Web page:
12-Step programs and non-religiousSecular Alcoholics Anonymous is like the 12 step A.A. program but without the Christian aspect to it. It is an agnostic version of the traditional A.A. program. You can click on the link above and enter your location to see a list of local Secular A.A. programs near you.Online Cocaine Anonymous meetings are another option for someone who cannot attend a physical meeting or likes the convenience of the meetings being online. If you click on the link provided, it will take you to the website where you can find a list of the online meetings. If you prefer to attend email meetings or even voice meetings, they have those available for you as well.Dual Recovery Anonymous (DRA) is a 12-step program to help people manage their dual diagnosis. The goal is to help those who are experiencing dual illnesses. This program is for people who are chemically dependent and suffering from emotional or psychiatric illness. It helps them recover from both their substance abuse and emotional or psychiatric illness by focusing on relapse prevention and improving their quality of life.Smart Recovery is an alternative to 12-step programs. This program uses cognitive therapy to change behaviors that trigger substance abuse. Click on the link above to find a program in your area.Co-Dependents Anonymous (CoDA) is a fellowship of men and women whose common purpose is to develop healthy relationships. CoDA uses 12 Steps and 12 Traditions are their principles for guidelines to develop honest and healthy relationships. This meeting supports those who are suffering from addiction and codependency. To find a meeting in California, click on the link above, and follow the prompts.
Friends and familyAl-Anon is a group for family and friends of alcoholics to help them recover from the effects of living with a loved one who has a drinking problem. Click on the link provided and enter your location. The link will take you to a list of local Al-Anon meetings near you.Nar-anon is a meeting for friends and family of addicts and recovering addicts. If you click on the link provided, it will take you to their website where you can type in your location and it will populate local Nar-anon meetings.Families Anonymous is a 12 step fellowship program for the family and friends of individuals with drug or alcohol issues. To find a location near you, click on the link provided and follow the prompts.
Recovery Advice When Money Is ScarceEven if you are low on money, recovering from your drug addiction should be a priority. A lot of the 12-step programs that you can attend to aid in your recovery are volunteer lead and should be free. Many health insurance policies will cover some of your addiction treatment because the Affordable Care Act (ACA) lists addiction as one of the 10 essential health benefits that are required to be covered similarly to other medical and surgical needs. Also, friends and family can be a source to borrow money from if you are having difficulty getting a loan or insurance is not covering enough. It can be very difficult for your friend or family member to watch you struggle with your addiction. As a result, they might help you pay for addiction treatment.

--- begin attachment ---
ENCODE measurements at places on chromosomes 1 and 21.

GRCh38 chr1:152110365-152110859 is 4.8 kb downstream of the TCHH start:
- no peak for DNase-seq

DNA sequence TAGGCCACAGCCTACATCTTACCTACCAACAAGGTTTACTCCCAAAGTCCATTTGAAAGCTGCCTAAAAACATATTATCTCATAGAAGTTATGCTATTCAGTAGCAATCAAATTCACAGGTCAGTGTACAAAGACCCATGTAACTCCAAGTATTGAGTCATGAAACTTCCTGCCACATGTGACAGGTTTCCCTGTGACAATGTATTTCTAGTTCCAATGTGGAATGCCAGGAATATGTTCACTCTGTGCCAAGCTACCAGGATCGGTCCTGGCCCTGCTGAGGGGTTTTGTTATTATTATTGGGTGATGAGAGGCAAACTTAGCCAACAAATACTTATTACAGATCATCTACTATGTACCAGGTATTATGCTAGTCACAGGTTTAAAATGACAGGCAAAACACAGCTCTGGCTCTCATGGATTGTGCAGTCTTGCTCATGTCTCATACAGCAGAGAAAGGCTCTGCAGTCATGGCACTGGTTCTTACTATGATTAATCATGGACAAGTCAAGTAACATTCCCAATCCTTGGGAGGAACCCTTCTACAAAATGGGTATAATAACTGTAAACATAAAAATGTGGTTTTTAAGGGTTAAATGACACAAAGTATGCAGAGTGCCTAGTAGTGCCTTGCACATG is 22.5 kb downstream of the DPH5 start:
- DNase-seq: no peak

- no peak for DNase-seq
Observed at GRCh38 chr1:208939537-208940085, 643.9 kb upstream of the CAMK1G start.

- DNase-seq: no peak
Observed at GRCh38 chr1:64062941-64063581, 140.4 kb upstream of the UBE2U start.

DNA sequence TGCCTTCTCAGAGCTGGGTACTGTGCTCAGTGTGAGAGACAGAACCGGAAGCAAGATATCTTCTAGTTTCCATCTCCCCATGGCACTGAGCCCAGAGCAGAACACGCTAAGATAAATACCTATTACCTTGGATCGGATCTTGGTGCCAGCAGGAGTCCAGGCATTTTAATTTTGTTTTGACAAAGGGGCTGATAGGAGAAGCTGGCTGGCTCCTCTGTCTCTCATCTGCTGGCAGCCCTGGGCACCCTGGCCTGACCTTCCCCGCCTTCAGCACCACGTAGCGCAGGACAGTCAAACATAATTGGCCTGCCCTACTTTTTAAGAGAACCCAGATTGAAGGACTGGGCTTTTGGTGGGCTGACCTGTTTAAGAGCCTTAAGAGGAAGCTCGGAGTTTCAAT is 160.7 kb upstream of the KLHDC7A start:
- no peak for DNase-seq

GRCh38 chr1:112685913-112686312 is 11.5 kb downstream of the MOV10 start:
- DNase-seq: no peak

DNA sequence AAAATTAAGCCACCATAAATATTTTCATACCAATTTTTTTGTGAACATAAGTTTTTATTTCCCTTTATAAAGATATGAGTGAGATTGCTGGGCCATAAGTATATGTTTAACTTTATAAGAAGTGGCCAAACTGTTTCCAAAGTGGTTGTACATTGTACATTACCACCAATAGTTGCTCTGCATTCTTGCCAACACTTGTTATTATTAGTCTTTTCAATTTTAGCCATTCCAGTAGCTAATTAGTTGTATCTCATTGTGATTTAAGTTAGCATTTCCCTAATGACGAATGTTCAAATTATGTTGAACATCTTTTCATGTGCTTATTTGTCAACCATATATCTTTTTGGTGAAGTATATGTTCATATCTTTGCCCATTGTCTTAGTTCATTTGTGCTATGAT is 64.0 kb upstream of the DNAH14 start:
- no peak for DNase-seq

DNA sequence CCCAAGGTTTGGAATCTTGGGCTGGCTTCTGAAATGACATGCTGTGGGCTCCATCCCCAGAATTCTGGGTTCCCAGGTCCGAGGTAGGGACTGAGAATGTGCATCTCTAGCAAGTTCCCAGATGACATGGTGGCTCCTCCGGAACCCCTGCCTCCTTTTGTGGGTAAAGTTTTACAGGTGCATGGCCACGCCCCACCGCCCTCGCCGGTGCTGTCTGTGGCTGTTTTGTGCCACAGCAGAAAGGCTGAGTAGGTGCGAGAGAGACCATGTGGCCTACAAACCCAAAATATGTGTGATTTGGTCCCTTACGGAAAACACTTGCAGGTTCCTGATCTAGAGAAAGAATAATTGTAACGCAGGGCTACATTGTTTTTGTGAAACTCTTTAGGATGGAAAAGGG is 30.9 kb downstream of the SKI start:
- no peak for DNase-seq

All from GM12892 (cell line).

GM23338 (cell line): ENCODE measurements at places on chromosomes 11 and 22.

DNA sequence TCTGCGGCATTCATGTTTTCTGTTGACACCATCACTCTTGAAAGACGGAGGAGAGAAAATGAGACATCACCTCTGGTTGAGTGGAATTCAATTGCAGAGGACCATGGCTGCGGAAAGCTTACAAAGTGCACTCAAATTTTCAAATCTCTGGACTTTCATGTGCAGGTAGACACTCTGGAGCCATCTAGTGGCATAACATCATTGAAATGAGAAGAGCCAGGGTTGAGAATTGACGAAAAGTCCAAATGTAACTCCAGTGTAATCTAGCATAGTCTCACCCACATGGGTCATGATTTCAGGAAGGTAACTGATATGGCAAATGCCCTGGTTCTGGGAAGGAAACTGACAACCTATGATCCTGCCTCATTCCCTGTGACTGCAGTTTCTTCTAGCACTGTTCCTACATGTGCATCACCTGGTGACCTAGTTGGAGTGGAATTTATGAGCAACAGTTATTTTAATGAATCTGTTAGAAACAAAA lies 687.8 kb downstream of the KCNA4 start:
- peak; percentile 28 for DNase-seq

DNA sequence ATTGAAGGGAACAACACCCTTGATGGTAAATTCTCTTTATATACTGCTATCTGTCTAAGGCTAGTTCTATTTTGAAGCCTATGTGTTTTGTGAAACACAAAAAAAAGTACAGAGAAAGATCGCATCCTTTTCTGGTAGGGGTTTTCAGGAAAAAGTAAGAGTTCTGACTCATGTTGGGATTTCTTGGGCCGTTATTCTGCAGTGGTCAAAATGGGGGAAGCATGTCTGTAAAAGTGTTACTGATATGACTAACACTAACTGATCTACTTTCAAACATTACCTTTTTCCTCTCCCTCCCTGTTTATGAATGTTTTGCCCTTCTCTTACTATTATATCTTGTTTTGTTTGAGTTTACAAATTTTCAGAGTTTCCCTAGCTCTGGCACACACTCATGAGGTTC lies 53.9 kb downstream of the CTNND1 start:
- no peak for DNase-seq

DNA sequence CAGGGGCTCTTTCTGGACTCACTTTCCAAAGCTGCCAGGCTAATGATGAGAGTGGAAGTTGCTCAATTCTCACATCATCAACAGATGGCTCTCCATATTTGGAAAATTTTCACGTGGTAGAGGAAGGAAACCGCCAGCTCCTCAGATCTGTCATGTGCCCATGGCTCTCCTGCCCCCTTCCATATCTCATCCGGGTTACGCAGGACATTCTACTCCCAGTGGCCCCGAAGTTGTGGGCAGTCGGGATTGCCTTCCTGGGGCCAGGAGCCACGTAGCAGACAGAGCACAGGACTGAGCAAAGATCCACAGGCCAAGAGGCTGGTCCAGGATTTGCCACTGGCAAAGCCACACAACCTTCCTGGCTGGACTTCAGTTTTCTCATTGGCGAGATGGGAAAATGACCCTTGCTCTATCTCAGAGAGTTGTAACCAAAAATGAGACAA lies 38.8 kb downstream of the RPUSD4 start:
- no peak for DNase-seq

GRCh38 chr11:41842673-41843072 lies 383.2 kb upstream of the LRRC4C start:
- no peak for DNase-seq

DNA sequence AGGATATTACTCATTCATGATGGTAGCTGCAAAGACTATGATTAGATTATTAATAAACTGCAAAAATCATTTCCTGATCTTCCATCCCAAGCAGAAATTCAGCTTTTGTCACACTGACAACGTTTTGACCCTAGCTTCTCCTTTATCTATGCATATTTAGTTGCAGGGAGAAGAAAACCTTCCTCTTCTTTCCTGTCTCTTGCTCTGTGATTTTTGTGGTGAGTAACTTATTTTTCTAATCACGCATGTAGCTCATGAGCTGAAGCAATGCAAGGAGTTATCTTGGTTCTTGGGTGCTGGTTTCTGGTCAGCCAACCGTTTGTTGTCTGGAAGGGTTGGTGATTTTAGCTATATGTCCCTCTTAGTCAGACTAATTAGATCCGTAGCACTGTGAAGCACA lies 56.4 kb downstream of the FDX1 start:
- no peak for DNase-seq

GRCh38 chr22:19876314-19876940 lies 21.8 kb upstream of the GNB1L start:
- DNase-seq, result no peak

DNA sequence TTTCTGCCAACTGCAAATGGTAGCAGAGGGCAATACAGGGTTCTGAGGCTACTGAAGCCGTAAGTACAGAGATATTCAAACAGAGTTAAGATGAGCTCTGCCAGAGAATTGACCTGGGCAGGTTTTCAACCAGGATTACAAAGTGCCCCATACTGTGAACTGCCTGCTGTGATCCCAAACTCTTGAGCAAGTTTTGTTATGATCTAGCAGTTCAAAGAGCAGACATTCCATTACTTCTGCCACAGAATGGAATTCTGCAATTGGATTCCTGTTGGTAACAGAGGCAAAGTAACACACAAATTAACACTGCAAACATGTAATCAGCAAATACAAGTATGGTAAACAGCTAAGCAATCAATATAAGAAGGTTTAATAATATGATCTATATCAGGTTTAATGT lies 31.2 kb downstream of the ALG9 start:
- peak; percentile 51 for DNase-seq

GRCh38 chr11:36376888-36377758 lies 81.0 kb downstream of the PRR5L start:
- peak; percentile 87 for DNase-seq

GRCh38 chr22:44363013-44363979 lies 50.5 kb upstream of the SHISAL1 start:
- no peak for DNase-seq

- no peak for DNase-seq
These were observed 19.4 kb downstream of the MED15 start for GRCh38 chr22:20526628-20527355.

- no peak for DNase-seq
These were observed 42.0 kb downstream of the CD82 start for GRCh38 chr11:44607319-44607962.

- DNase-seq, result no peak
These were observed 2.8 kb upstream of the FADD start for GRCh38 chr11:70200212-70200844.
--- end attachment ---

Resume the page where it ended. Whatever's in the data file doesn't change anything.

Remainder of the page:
- A.A. Near You. Alcoholics Anonymous.
- Al-Anon Meetings. Al-Anon.
- Alcoholics Anonymous. Aa.org.
- Co-dependents Anonymous. CoDA.org
- Covered Services. Tricare.
- DRA Meetings in Northern California. Dual Recovery Anonymous.
- Families Anonymous. Families Anonymous.
- Find a Meeting- Nar-Anon. Nar-Anon.
- Funding opportunities. SAMHSA.
- Health benefits & coverage. HealthCare.gov.
- Medi-Cal. California Health and Human Services Agency.
- Local Meetings. Smart Recovery.
- Medicare. Medicare.gov.
- Mental Health and Substance Abuse Coverage. Healthcare.gov.
- Online Cocaine Anonymous. ca-online.org.
- Secular Recovery. Meetings- Secular Anonymous.
- Substance Abuse and the Affordable Care Act. Office of National Drug Control Policy.
- Substance Use Disorder County Access Line. California Health and Human Services Agency. Virtual N.A. Meetings. Narcotics Anonymous
- Secular A.A. Meetings. Secular Alcoholics Anonymous.
Celebrate Recovery bills itself as a Christ-centered 12-step program.
It started in California in 1991, when founder John Baker had a vision. “We are all broken. We have all sinned. … We are all struggling with a hurt, habit or hang-up,” he told the Los Angeles Times in 1999. He wanted the church to serve as a “safe place” for people to find and accept Christ’s healing power.
Fast forward to the present: there are now 35,000 Celebrate Recovery locations dotting the globe. Most are in churches, but members also meet in prisons, recovery houses, rescue missions, and universities. Kits with workbooks and other materials are available for any group wanting to start their own chapter.
About one-third of Celebrate Recovery’s members are there for drug or alcohol addiction. People struggling with other issues are welcome, too, including:
John Baker has said he was inspired to start Celebrate Recovery after being judged for talking about his higher power, namely Jesus Christ, at the Alcoholics Anonymous (AA) meetings he’d been attending.
AA still provides a valuable framework for Celebrate Recovery, however. Celebrate Recovery incorporates AA’s 12 steps into its own program, but has added eight principles that come from Jesus’s Beatitudes. For example, it includes the Sermon on the Mount from Matthew 5:3-12: “Blessed are the meek, for they shall inherit the earth” and so on.
Since the clinical aspect of recovery is primarily secular, including spirituality appeals to many people. Pew Research found 63% of U.S. adults describe themselves as both religious and spiritual.
Newcomers to Celebrate Recovery first attend an orientation meeting to get a bigger picture of the program. There, they can also ask questions.
Typically, members go to a weekly group meeting, which then breaks down into smaller clusters that address specific concerns. That’s considered a safe space to open up and share.
After a while, members will join a separate step study, where they can dive deeper into their pasts and examine the choices they’ve made. There are also programs for children (Celebration Place) and teens (The Landing).
According to Celebrate Recovery, more than 5 million people have completed these step studies.
People have said that part of the appeal of Celebrate Recovery is that it doesn’t try to fix them. Instead it offers emotional support and unconditional love throughout the recovery process.
- latimes.com - 12 Steps, Christian Style
- usatoday.com - Program Helps Heal ‘Hurts, Hang-Ups and Habits’
- celebraterecovery.com - Celebrate Recovery’s Eight Recovery Principles
- pewresearch.org - More Americans Now Say They’re Spiritual But Not Religious
- djournal.com - Celebrate Recovery Program Starts in Myrtle